At the same time the industry relies on the majority of bands operating at a loss or breaking even in the hopes that one day they’ll join the ranks of those precious few. The “paid in exposure” ethos is as alive in music as anywhere else. Support slots that make shows possible are built on this premise. As it is in writing or any creative field, aspiration is merely an avenue for exploitation. Influence is leverage and influence is purchased more than its earned. You have to know the right people and pay them what they command by nature of their being “the right people.” The art itself has nothing to do with it. Kindness gets you nowhere. Camaraderie does not exist. To expect otherwise is to make a mark of yourself. To “make it” you have to be good at your craft. Have something that resonates. But that’s not enough. You have to be ruthless. Or have a ruthless person working on your behalf. And the whole thing rests on the reality that the art is a secondary concern.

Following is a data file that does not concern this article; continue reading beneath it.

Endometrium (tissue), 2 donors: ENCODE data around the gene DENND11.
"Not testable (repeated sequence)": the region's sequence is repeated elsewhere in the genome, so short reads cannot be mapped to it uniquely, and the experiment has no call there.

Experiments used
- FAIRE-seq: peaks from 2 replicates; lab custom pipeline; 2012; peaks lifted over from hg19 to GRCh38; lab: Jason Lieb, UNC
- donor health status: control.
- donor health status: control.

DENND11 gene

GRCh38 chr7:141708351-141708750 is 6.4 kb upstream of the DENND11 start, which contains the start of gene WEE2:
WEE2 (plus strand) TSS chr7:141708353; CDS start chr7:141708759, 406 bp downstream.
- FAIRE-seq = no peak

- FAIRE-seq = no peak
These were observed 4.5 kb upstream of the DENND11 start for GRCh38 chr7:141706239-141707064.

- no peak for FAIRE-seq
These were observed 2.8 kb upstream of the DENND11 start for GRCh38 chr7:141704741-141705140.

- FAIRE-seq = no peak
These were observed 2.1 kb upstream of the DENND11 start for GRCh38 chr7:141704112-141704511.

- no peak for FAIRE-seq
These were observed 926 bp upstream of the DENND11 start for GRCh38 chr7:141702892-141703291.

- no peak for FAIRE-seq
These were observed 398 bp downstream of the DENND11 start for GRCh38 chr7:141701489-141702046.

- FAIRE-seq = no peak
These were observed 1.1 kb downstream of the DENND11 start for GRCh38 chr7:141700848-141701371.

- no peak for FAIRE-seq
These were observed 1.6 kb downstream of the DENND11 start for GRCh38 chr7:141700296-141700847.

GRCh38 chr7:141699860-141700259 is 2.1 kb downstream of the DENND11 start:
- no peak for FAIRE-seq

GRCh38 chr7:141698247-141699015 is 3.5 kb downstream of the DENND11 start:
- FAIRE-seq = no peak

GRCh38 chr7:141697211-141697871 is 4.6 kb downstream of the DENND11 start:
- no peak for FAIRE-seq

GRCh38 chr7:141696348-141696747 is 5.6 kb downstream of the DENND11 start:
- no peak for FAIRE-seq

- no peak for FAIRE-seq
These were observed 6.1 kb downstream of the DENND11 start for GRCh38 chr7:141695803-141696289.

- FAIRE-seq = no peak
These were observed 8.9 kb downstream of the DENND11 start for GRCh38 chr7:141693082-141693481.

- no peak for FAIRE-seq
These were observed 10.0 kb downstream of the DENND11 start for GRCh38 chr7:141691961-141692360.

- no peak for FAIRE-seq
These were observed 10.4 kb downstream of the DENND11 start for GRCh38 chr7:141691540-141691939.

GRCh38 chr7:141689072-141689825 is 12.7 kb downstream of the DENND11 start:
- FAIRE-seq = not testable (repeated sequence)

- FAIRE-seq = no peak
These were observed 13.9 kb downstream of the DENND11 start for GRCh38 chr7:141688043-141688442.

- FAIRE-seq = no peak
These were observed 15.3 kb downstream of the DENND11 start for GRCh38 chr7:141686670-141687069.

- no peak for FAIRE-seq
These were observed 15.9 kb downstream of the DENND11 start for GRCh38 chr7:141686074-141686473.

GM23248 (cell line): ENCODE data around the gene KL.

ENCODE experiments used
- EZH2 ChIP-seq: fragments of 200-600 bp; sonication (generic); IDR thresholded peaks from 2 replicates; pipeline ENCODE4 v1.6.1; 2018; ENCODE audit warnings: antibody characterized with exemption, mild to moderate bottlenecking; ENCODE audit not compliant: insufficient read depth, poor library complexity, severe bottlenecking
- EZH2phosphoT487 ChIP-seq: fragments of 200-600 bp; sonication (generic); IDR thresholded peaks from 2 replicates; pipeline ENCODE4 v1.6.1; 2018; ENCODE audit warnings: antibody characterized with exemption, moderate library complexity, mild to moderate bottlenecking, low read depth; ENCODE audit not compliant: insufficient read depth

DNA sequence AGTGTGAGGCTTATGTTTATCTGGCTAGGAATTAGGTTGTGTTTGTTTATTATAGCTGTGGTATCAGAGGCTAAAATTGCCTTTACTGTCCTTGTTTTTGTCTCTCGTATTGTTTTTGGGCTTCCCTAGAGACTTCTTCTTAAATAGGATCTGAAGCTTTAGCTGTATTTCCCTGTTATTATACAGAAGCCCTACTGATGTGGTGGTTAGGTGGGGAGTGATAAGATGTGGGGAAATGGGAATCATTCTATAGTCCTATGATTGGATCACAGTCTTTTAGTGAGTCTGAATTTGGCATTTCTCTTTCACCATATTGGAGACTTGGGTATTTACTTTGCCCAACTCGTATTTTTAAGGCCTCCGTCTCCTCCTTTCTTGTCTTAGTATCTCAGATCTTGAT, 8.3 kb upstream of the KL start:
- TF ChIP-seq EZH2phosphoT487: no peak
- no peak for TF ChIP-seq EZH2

You have to wonder how many real artists have fallen on the wrong side of that concession. How much talent and real art has been suppressed by the logic of the industry, and where we’d be if it wasn’t like that. If artists didn’t have to be ruthless. Didn’t expect to get scammed. Didn’t have to give up because they couldn’t afford to keep going. And I wonder if I might myself end up among that anonymous cohort, unwilling or unable to navigate this logic.
That said I love my friends and I will do anything at all to help them play this game. I love them and I love their art and I want to help them succeed. Thus I’m the “merch guy” on this tour. Thus I’ve recorded some of their demos and played on their records and helped with any number of things. It makes me happy and it’s easier to be hopeful and excited for someone else’s pursuit of success than it is my own. Mine happens or it doesn’t and my feelings about it just get in the way because none of those feelings are good ones.